What Is Kerberos?

FRAMINGHAM (07/03/2000) - Kerberos was developed at MIT in the 1980s. It was named after the three-headed watchdog in classical Greek mythology that guards the gates to Hades.

The name is apt because Kerberos is a three-way process, depending on a third-party service called the Key Distribution Center (KDC) to verify one computer's identity to another and to set up encryption keys for a secure connection between them. (For simplicity's sake, let's call one computer client and the other target server.)Basically, Kerberos works because each computer shares a secret with the KDC, which has two components: a Kerberos authentication server and a ticket-granting server. If a KDC doesn't know the requested target server, it refers the authentication transaction to another KDC that does.

By exchanging a series of encrypted messages, called tickets, with the client, the KDC generates new encryption keys for each stage of the authentication process. It can successfully verify one computer to the other without compromising either one's secret keys and without requiring either computer to store keys for every computer it might possibly connect to. The tickets are good only for a single specific computer connecting to another specific computer during a designated period of time.

After the ticket is issued, the client can use it to gain access to the target server any number of times until the ticket expires. Neither the client nor anyone snooping around the network can read or modify a ticket without invalidating it.

How Standard a Standard?

The default protocol for network authentication in Microsoft Corp.'s Windows 2000 operating system is Kerberos Version 5. To allow public-key-based authentication [QuickStudy, March 16, 1998] rather than Kerberos' usual password-hash-based secret key, Microsoft chose to add its own extensions, which makes its implementation of Kerberos slightly nonstandard but still allows for authentication with other networks that use Kerberos 5.

Authentication in Windows 2000 is more efficient than in Windows NT because Kerberos eliminates the need in NT for a server to check with a domain controller.


Kerberos is a network authentication protocol that allows one computer to prove its identity to another across an insecure network through an exchange of encrypted messages. Once identity is verified, Kerberos provides the two computers with encryption keys for a secure communication session.

Sharing a Secret: How Kerberos Works

Authenticationexchange: The client asks the authentication server for a ticket to the ticket-granting server (TGS). The authentication server looks up the client in its database, then generates a session key (SK1) for use between the client and the TGS. Kerberos encrypts the SK1 using the client's secret key.

The authentication server also uses the TGS's secret key (known only to the authentication server and the TGS) to create and send the user a ticket-granting ticket (TGT).

Ticket-grantingservice exchange: The client decrypts the message and recovers the session key, then uses it to create an authenticator containing the user's name, IP address and a time stamp. The client sends this authenticator, along with the TGT, to the TGS, requesting access to the target server. The TGS decrypts the TGT, then uses the SK1 inside the TGT to decrypt the authenticator. It verifies information in the authenticator, the ticket, the client's network address and the time stamp. If everything matches, it lets the request proceed. Then the TGS creates a new session key (SK2) for the client and target server to use, encrypts it using SK1 and sends it to the client. The TGS also sends a new ticket containing the client's name, network address, a time stamp and an expiration time for the ticket - all encrypted with the target server's secret key - and the name of the server.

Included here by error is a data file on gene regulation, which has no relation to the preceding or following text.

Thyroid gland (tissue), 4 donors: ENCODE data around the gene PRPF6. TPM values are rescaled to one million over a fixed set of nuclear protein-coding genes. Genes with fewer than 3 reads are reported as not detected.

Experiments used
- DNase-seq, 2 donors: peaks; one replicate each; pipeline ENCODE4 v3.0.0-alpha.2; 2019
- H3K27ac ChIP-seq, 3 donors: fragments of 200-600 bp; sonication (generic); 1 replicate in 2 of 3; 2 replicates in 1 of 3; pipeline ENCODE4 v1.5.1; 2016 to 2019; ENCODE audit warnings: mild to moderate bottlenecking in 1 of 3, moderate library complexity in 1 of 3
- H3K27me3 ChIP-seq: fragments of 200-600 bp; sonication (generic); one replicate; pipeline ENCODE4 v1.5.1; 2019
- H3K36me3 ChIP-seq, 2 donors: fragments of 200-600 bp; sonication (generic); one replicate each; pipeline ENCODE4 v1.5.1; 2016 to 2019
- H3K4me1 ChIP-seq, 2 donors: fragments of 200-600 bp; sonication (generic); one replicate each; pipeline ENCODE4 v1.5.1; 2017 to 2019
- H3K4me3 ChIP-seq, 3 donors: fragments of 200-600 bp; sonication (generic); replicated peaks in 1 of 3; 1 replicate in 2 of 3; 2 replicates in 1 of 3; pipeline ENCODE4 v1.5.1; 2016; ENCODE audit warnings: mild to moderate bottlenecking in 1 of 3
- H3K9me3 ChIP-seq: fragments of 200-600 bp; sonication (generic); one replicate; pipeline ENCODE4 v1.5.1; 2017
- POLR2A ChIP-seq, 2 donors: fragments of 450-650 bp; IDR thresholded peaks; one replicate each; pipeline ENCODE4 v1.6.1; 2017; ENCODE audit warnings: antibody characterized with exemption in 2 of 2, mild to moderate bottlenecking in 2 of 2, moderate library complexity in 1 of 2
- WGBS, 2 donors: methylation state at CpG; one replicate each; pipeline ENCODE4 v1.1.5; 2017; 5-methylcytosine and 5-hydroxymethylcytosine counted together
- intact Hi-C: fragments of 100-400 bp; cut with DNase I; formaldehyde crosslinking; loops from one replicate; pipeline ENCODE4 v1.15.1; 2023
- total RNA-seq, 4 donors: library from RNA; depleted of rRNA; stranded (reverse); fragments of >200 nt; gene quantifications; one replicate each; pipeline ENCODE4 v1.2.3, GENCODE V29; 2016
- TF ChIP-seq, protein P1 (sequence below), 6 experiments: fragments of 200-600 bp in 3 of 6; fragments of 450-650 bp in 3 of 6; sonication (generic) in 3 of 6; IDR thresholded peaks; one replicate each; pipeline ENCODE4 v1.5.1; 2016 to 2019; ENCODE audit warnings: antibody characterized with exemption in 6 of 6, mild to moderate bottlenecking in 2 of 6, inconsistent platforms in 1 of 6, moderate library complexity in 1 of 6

Client/serverexchange: The client decrypts the message and gets the SK2.

Finally ready to approach the target server, the client creates a new authenticator encrypted with SK2. The client sends the session ticket (already encrypted with the target server's secret key) and the encrypted authenticator.

Because the authenticator contains plaintext encrypted with SK2, it proves that the client knows the key. The encrypted time stamp prevents an eavesdropper from recording both the ticket and authenticator and replaying them later. The target server decrypts and checks the ticket, authenticator, client address and time stamp. For applications that require two-way authentication, the target server returns a message consisting of the time stamp plus 1, encrypted with SK2. This proves to the client that the server actually knew its own secret key and thus could decrypt the ticket and the authenticator.

Secure communications: The target server knows that the client is who he claims to be, and the two now share an encryption key for secure communications.

Because only the client and target server share this key, they can assume that a recentmessage encrypted in that key originated with the other party.

Editor's note: This description was adapted and considerably simplified from Applied Cryptography: Protocols, Algorithms, and Source Code in C, 2nd Edition, by Bruce Schneier (Wiley, 1995).

Join the newsletter!


Sign up to gain exclusive access to email subscriptions, event invitations, competitions, giveaways, and much more.

Membership is free, and your security and privacy remain protected. View our privacy policy before signing up.

Error: Please check your email address.

More about APTMicrosoftMIT

Show Comments